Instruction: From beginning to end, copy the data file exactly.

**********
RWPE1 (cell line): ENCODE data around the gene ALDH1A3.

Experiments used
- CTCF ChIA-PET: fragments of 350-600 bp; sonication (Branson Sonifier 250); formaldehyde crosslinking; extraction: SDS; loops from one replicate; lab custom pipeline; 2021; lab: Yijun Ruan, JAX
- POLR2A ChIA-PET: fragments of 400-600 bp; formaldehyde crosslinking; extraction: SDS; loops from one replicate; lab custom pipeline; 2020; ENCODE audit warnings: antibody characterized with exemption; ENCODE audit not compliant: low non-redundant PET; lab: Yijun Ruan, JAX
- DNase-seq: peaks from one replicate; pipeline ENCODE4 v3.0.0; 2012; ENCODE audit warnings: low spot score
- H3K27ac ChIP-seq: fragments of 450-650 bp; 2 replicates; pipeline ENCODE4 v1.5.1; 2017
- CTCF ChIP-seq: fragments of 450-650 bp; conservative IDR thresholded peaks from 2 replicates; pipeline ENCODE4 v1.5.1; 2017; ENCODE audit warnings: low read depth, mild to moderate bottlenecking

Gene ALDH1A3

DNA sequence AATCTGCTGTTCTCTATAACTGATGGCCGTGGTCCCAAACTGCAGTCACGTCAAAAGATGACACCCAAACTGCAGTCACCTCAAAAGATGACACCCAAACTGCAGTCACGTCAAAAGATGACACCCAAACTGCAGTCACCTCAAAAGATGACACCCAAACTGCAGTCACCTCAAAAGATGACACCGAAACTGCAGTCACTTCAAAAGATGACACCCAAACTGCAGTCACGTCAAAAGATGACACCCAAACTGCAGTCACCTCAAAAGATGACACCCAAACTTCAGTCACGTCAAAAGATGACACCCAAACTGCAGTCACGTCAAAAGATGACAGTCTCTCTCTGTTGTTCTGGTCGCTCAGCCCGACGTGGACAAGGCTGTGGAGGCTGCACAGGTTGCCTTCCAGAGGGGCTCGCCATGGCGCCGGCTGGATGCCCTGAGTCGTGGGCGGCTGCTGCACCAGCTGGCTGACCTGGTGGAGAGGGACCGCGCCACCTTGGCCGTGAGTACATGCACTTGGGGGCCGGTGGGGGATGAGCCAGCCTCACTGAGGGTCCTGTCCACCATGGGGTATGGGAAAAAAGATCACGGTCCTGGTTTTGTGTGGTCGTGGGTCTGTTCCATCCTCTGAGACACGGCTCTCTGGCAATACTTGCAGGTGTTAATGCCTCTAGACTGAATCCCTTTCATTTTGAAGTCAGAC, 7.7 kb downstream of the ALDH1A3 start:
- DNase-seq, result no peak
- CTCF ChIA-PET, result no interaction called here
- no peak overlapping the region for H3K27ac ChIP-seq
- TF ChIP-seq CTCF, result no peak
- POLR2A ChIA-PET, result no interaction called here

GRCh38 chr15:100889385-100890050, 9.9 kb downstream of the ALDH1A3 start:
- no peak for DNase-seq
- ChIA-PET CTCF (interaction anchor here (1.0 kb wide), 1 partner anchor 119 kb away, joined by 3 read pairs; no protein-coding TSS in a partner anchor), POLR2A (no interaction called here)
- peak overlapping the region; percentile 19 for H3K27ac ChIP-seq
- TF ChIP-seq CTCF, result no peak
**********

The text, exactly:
RWPE1 (cell line): ENCODE data around the gene ALDH1A3.

Experiments used
- CTCF ChIA-PET: fragments of 350-600 bp; sonication (Branson Sonifier 250); formaldehyde crosslinking; extraction: SDS; loops from one replicate; lab custom pipeline; 2021; lab: Yijun Ruan, JAX
- POLR2A ChIA-PET: fragments of 400-600 bp; formaldehyde crosslinking; extraction: SDS; loops from one replicate; lab custom pipeline; 2020; ENCODE audit warnings: antibody characterized with exemption; ENCODE audit not compliant: low non-redundant PET; lab: Yijun Ruan, JAX
- DNase-seq: peaks from one replicate; pipeline ENCODE4 v3.0.0; 2012; ENCODE audit warnings: low spot score
- H3K27ac ChIP-seq: fragments of 450-650 bp; 2 replicates; pipeline ENCODE4 v1.5.1; 2017
- CTCF ChIP-seq: fragments of 450-650 bp; conservative IDR thresholded peaks from 2 replicates; pipeline ENCODE4 v1.5.1; 2017; ENCODE audit warnings: low read depth, mild to moderate bottlenecking

Gene ALDH1A3

DNA sequence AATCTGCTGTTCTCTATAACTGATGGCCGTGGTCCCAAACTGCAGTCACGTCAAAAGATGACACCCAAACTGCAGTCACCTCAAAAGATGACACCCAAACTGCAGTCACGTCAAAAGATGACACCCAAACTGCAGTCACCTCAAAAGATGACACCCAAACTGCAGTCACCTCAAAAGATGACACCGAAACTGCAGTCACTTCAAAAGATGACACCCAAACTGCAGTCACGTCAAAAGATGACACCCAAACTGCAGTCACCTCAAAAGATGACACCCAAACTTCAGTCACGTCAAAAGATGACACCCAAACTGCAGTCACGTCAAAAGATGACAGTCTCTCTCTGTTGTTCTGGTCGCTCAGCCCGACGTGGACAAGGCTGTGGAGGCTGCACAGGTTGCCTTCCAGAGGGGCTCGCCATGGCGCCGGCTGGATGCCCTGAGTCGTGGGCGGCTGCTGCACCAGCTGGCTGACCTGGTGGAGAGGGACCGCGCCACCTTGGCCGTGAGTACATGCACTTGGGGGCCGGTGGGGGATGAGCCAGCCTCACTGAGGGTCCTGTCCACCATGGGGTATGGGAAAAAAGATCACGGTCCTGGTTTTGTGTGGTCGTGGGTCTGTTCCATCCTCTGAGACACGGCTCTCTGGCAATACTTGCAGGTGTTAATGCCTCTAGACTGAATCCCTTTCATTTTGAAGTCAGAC, 7.7 kb downstream of the ALDH1A3 start:
- DNase-seq, result no peak
- CTCF ChIA-PET, result no interaction called here
- no peak overlapping the region for H3K27ac ChIP-seq
- TF ChIP-seq CTCF, result no peak
- POLR2A ChIA-PET, result no interaction called here

GRCh38 chr15:100889385-100890050, 9.9 kb downstream of the ALDH1A3 start:
- no peak for DNase-seq
- ChIA-PET CTCF (interaction anchor here (1.0 kb wide), 1 partner anchor 119 kb away, joined by 3 read pairs; no protein-coding TSS in a partner anchor), POLR2A (no interaction called here)
- peak overlapping the region; percentile 19 for H3K27ac ChIP-seq
- TF ChIP-seq CTCF, result no peak